36-year Taxi driving veteran Jafar Mirsalari Photo: Twitter
Toronto’s refusal to acknowledge any previous Taxi driver training has nothing to do with public safety, says 36-year veteran driver Jafar Mirsalari.
“It’s a formality, but it has nothing to do with public safety,” says Mirsalari. “It’s a money grab, it’s just window dressing. It’s a way for them to claim these tens of thousands of rideshare drivers now have training. Six hours of training with an online test? It’s a joke.
“This is not going to reduce the number of aggressive drivers on the road, and it is not going to improve professional customer service to the industry,” Mirsalari says.
On November 24th, Toronto’s Licensing department sent a letter to all Taxi and rideshare drivers advising them that all vehicle-for-hire drivers would be required to take one of six newly approved courses in order to renew their licenses.
Click to read Toronto’s Nov. 24th letter/Taxi driver training
Vehicle-for-Hire Review Team <firstname.lastname@example.org>Unsubscribe
Thu, Nov 24 at 12:23 p.m.
We are writing today to provide an update on the Vehicle-for-Hire Driver Training Program.
As you know, in July 2019, City Council adopted amendments to the Licensing of Vehicle-for-Hire Bylaw that requires all taxicab, limousine and private transportation company (PTC) drivers to successfully complete a third-party driver training program approved by the City. The accreditation of the training programs was put on hold in 2020 as a result of the COVID-19 pandemic and the need to redirect resources to urgent pandemic efforts, such as enforcement and the development of online services.
In 2022, the City approved six driver training program providers and new applicants for taxicab, limousine and PTC driver licences were directed to successfully complete a training program and submit the certificate of completion, as a requirement of licence issuance. After a review of the capacity of the approved training programs, the City is now requiring all drivers already licensed with the City to complete this mandatory training program before renewing their licence in 2023.
This requirement will be indicated in the 2023 Licence Renewal Notices for taxicab and limousine drivers and communicated to PTCs so that their drivers are informed. New driver licences are not being issued and driver licences will not be renewed if the certificate of training completion is not provided.
Information about the approved driver training programs is available online at Vehicle-for-Hire Bylaw Updates. Please feel free to contact email@example.com if you have any questions.
Regards,The Vehicle-for-Hire Team
Mirsalari lists off the training courses he has taken over the years, including Toronto’s own three-week course (“It was excellent – long, but excellent”); Centennial College’s program which included in-car assessment; weeks of Defensive Driving training; and annual refreshers as an Accessible service provider.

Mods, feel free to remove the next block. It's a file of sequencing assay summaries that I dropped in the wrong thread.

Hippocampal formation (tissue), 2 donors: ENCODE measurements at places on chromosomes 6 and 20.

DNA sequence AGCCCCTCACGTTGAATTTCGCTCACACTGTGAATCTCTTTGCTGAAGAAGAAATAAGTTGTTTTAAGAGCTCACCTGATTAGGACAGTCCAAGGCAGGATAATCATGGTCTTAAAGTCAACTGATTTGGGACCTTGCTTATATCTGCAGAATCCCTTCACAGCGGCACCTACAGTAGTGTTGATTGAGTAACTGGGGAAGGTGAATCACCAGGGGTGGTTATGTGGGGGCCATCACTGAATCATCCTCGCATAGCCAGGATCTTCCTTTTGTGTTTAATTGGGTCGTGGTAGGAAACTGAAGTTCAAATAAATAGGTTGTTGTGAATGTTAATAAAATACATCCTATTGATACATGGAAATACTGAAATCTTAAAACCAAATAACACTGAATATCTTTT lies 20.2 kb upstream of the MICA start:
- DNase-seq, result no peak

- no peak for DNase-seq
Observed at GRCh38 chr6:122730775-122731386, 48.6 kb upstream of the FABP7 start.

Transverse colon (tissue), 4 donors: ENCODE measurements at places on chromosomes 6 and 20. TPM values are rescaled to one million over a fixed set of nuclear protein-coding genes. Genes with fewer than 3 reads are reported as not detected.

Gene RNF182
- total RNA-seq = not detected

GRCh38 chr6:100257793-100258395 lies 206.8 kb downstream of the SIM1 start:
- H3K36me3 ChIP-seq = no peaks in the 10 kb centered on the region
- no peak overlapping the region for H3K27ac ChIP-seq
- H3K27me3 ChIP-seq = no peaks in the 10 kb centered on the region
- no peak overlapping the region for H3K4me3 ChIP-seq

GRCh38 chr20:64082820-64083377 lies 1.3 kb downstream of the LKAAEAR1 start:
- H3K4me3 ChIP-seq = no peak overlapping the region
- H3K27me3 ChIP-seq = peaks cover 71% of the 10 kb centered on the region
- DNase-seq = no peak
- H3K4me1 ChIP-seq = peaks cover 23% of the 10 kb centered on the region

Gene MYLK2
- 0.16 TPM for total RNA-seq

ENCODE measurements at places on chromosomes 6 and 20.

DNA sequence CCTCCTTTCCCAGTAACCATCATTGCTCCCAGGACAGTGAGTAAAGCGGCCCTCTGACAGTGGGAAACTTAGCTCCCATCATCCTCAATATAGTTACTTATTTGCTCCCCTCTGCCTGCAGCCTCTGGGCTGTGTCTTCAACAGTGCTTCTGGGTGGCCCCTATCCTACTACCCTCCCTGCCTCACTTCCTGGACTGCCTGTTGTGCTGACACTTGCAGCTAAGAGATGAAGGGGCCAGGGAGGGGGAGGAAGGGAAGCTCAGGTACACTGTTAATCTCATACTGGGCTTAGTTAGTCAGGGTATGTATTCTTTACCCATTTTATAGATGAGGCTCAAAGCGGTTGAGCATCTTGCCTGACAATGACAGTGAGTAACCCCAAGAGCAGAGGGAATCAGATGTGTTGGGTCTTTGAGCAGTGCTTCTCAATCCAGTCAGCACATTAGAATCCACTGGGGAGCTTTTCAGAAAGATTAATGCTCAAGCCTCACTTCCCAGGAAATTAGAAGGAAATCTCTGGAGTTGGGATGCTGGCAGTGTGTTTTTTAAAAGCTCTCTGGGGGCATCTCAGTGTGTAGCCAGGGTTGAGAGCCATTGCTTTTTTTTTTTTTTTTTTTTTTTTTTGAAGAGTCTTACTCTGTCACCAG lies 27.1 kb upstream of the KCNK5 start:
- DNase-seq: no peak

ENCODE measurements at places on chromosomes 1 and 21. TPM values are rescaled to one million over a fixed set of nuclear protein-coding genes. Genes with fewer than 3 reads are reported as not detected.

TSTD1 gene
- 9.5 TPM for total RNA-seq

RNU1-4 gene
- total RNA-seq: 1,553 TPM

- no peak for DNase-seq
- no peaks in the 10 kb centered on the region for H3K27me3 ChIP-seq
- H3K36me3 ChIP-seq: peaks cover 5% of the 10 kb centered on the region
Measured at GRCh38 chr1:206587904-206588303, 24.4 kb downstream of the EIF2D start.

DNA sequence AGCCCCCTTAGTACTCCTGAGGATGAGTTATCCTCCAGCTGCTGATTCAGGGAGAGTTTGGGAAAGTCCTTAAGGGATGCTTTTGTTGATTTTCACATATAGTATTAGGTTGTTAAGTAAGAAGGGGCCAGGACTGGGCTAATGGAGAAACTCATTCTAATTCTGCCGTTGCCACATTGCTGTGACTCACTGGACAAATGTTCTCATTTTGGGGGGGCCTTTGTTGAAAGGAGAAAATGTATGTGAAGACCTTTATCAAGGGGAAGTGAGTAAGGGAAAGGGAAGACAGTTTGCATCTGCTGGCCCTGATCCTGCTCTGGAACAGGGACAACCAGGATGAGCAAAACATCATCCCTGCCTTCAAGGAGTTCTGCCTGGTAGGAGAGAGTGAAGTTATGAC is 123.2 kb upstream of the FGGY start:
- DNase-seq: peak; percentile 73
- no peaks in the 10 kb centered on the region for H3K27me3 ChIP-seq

“Centennial was a real test, in an empty parking lot on a snowy, icy day,” he notes. “It was real Defensive Driving; and the City of Toronto says a six-hour online course is better, that Centennial’s course is not good enough? It’s crazy!”
When asked why Toronto doesn’t even recognize its own three-week training certificates, Toronto’s Licensing staff sent this reply:
“It has been several years since the City-run trainings for non-accessible vehicles-for-hire drivers, and the new training program now includes updated topics, including information on new legislation and recent transportation infrastructure such as bike lanes, that were not included in the trainings prior to 2016.
“The focus of the new training is to improve driver awareness on customer service issues, such as accessibility, the act of pick up and drop off, anti-racism and sensitivity. As directed by City Council, this new training is mandatory for all drivers, including drivers who previously completed the City-run training programs prior to 2016. The City aims to have all vehicle-for-hire and private transportation company (ride hail) drivers successfully complete the new driver training by the end of next year.”
Like many of Toronto’s most experienced Taxi drivers, Mirsalari is approaching retirement age and says when his pension kicks in at age 65 this year, he is bailing out of Toronto’s Taxi system.
“License renewal, driver’s fees, brokerage fees, training fees…who needs it?” he asks.
The idea that Toronto is pushing its safest and most experienced professional drivers out of the industry while ushering in inexperienced, barely-trained rideshare drivers is a sad irony, he says.
“Tory said he didn’t want to create the ‘Wild Wild West.’ Yet that’s exactly what he’s done,” Mirsalari points out.